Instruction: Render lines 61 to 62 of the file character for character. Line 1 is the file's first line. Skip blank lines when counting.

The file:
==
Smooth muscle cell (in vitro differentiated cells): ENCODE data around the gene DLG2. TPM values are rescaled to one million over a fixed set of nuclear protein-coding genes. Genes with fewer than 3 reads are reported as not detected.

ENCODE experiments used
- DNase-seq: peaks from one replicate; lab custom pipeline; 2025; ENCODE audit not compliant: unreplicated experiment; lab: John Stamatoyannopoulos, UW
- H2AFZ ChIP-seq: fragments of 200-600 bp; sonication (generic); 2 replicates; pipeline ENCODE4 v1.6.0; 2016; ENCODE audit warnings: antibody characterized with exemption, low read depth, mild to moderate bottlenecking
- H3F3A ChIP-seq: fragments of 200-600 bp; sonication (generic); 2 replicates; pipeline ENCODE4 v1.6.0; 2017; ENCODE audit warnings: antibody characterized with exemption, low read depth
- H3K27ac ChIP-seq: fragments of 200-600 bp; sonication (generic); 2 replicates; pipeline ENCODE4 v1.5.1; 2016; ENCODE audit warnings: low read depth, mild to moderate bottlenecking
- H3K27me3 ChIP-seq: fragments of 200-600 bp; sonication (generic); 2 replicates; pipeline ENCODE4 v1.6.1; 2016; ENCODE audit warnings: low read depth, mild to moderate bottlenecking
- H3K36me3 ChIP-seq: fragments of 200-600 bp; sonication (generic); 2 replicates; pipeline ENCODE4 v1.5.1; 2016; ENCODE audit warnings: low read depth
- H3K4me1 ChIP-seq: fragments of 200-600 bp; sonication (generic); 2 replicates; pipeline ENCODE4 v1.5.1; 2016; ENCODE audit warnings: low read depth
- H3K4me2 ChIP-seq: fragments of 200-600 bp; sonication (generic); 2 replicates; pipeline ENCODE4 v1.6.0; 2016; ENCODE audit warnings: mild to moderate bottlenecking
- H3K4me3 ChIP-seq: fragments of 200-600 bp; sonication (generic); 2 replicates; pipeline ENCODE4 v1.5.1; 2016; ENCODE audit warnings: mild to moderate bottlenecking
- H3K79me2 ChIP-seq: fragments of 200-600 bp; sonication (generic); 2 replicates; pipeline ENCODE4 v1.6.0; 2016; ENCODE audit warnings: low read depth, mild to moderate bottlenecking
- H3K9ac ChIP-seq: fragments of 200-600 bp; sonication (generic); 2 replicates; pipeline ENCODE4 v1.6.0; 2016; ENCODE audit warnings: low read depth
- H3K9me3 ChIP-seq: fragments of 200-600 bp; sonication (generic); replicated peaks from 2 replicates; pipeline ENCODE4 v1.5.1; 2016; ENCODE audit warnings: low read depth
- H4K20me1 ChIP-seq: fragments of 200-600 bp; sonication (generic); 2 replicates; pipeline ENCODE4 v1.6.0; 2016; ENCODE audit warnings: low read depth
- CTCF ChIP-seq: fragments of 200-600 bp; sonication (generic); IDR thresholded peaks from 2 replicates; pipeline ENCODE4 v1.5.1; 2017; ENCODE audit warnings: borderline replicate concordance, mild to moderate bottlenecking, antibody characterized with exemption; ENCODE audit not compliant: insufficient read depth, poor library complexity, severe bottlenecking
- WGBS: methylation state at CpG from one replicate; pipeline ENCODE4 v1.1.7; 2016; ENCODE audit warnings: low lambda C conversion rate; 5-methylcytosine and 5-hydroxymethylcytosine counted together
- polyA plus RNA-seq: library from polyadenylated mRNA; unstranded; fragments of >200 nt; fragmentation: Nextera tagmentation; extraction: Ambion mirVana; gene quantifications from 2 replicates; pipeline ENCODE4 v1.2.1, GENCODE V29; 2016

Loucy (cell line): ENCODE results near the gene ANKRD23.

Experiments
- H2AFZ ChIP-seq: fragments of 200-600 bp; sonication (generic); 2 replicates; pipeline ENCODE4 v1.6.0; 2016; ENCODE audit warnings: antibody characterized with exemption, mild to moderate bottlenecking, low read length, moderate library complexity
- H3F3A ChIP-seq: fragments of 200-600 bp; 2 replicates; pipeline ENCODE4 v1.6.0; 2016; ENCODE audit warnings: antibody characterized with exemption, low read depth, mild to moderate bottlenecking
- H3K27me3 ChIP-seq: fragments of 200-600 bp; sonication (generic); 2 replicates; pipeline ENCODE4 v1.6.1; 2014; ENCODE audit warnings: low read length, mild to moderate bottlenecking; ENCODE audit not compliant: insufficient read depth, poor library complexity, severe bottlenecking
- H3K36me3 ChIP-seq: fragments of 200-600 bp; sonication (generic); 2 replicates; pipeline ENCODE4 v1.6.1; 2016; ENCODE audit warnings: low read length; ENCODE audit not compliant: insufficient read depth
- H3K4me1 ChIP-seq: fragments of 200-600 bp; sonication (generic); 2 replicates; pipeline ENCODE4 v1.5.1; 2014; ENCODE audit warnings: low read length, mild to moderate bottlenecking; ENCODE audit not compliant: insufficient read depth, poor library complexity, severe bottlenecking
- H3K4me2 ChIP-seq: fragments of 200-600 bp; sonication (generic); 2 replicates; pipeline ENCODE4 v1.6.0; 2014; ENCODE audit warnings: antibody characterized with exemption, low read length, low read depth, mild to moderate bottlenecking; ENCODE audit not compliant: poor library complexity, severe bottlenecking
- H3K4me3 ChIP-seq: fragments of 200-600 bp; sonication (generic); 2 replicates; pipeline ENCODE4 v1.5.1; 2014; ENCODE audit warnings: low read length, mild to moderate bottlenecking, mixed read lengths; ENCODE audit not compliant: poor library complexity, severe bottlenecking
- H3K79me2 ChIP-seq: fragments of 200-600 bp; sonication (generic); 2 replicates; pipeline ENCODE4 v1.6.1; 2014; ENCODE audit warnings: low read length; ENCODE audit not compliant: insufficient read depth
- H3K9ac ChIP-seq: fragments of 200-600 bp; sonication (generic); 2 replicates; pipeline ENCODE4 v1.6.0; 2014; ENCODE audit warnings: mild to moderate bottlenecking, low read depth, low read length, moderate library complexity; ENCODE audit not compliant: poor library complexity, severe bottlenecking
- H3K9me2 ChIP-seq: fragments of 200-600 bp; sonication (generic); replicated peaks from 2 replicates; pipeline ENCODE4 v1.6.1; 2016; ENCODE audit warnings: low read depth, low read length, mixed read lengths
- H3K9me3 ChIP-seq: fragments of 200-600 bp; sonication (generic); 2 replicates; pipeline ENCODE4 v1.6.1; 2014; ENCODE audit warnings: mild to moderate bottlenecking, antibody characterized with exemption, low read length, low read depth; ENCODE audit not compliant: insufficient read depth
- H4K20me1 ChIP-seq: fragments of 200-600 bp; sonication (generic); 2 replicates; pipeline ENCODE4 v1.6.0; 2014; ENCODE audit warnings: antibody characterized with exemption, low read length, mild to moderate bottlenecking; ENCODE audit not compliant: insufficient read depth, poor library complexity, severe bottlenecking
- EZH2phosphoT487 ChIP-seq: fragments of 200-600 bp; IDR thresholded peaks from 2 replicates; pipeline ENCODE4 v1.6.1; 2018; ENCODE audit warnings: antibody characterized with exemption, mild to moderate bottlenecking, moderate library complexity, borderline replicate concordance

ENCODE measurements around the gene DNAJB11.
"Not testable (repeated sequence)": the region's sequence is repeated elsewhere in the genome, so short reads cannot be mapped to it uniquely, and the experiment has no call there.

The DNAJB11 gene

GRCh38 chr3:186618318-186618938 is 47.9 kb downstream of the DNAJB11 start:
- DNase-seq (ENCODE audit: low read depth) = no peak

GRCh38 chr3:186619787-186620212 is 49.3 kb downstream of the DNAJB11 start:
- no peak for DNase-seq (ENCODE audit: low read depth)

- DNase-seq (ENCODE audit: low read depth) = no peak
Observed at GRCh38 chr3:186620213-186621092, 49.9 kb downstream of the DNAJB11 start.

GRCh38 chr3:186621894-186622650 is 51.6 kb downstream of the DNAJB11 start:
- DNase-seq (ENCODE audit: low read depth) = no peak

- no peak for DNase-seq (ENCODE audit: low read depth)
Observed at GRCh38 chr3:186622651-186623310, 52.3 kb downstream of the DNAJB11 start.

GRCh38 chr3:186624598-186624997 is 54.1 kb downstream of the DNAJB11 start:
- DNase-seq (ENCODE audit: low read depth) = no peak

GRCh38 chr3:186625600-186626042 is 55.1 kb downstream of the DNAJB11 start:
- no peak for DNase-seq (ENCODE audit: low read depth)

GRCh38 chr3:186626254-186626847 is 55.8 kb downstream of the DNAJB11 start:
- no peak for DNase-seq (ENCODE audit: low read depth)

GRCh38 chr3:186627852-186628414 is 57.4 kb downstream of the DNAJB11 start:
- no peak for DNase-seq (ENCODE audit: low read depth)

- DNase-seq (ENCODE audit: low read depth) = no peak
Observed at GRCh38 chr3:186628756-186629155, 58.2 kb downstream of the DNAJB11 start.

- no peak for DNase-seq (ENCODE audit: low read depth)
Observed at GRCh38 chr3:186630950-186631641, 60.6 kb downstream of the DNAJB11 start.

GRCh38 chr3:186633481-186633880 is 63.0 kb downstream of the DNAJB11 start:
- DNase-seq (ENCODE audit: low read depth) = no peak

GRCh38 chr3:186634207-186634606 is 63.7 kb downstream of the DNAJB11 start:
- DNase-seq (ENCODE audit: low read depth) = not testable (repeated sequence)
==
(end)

GRCh38 chr3:186634207-186634606 is 63.7 kb downstream of the DNAJB11 start:
- DNase-seq (ENCODE audit: low read depth) = not testable (repeated sequence)